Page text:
The five had subsequently travelled to the capital, where they fell ill and are now being treated.
“These cases thus do not represent a spread of the epidemic because this is not a new location of infection,” the UN’s Office for the Co-ordination of Humanitarian Affairs said.
They are among more than 3,000 people who were infected in an outbreak mostly centered in the rural Artibonite region. Officials have warned that the death toll could rise as they reach hard-to-access areas.
Al Jazeera first discovered on Saturday that two suspected cholera patients were being treated at Port-au-Prince’s National Hospital. Sebastian Walker, reporting from the capital, tracked one patient to a poor neighbourhood in the city.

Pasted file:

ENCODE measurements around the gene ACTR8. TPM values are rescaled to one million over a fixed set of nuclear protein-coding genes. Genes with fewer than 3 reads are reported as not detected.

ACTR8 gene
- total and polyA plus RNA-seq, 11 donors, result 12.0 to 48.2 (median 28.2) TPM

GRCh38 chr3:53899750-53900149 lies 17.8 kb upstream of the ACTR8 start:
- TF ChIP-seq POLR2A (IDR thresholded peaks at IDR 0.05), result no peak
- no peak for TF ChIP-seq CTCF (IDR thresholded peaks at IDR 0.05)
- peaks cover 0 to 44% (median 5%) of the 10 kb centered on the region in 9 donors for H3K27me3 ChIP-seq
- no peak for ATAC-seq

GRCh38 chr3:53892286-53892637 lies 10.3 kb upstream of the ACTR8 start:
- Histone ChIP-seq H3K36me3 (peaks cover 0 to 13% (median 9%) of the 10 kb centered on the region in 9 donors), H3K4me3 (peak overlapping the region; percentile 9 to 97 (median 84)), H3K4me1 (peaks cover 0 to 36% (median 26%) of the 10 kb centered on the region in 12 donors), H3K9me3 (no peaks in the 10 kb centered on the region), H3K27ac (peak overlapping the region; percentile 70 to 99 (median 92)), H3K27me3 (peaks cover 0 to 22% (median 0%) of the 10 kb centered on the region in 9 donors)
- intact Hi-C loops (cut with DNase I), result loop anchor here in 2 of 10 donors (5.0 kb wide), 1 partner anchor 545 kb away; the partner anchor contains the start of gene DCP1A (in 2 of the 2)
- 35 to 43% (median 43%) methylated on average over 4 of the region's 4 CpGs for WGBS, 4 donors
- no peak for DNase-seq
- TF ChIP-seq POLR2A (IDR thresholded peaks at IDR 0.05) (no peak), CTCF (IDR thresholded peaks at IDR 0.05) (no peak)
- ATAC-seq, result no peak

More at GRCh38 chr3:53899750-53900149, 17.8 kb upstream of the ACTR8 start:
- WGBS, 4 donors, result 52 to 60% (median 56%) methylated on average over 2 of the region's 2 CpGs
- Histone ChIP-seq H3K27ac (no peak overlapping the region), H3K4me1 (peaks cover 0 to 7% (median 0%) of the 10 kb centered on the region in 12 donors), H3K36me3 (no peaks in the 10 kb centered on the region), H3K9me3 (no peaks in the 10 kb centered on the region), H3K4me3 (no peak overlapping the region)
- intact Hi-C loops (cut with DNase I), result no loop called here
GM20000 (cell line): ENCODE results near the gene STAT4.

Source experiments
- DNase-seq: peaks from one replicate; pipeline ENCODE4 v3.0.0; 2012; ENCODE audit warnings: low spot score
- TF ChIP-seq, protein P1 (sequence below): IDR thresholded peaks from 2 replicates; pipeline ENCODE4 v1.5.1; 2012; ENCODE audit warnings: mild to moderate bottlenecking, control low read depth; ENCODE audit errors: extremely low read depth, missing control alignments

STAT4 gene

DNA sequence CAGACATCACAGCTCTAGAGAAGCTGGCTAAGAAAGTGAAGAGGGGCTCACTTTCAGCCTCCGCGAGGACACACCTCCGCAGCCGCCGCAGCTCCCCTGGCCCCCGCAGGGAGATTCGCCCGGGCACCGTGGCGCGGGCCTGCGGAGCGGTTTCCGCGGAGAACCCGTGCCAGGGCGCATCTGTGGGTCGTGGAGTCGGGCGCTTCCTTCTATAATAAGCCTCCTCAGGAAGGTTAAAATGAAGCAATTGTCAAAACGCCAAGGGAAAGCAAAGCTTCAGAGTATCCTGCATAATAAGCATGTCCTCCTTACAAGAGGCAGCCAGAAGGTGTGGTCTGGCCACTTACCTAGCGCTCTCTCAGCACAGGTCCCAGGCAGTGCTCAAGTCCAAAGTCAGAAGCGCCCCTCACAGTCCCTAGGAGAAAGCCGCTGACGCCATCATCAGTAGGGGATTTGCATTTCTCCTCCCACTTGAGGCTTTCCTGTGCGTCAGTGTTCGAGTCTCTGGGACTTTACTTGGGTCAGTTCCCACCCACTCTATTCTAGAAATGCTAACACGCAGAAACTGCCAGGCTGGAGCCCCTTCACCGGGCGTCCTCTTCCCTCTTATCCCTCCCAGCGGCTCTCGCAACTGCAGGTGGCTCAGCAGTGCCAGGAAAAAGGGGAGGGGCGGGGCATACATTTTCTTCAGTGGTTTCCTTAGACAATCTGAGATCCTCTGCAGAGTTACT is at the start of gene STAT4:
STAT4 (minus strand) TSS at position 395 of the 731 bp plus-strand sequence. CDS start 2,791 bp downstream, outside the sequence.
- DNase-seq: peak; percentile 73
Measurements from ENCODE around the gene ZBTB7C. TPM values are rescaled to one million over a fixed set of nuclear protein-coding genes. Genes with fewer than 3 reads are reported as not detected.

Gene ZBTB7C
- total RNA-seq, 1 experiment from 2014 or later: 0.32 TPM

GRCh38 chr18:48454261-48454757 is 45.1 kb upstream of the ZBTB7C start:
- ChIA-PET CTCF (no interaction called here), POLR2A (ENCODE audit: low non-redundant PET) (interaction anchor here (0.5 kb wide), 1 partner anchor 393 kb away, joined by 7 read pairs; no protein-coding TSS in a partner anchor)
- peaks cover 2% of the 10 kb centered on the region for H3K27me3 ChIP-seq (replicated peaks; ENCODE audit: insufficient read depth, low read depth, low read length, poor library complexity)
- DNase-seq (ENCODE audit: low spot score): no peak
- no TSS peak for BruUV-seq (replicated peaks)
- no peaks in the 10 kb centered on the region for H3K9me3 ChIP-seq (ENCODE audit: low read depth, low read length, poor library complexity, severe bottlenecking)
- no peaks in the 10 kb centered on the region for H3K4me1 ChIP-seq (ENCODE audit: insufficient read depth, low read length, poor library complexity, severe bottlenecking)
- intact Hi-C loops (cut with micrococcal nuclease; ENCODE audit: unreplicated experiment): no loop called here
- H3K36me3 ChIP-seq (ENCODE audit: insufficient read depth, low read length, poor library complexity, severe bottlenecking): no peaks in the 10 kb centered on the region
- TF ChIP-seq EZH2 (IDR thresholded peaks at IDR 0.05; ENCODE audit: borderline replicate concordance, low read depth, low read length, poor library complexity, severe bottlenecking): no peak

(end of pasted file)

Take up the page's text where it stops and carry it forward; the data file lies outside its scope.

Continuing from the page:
Rosalind Alsaintdor told our correspondent that she had been suffering from acute diarrhoea and was told by doctors she would receive the result of her cholera test on Monday.
Containing the disease
Walker said the confirmed cases in the capital represent a very significant development.
“It’s really the news that everyone here has been fearing,” he said. “All of these victims are still alive but they have been confirmed sick with cholera. They have also all travelled back from that disease zone; they are not patients who contracted the disease here in the capital.”
|More than 2,000 people have been infected in the outbreak [Reuters]|
Walker said the main priority for health officials now is containing the disease.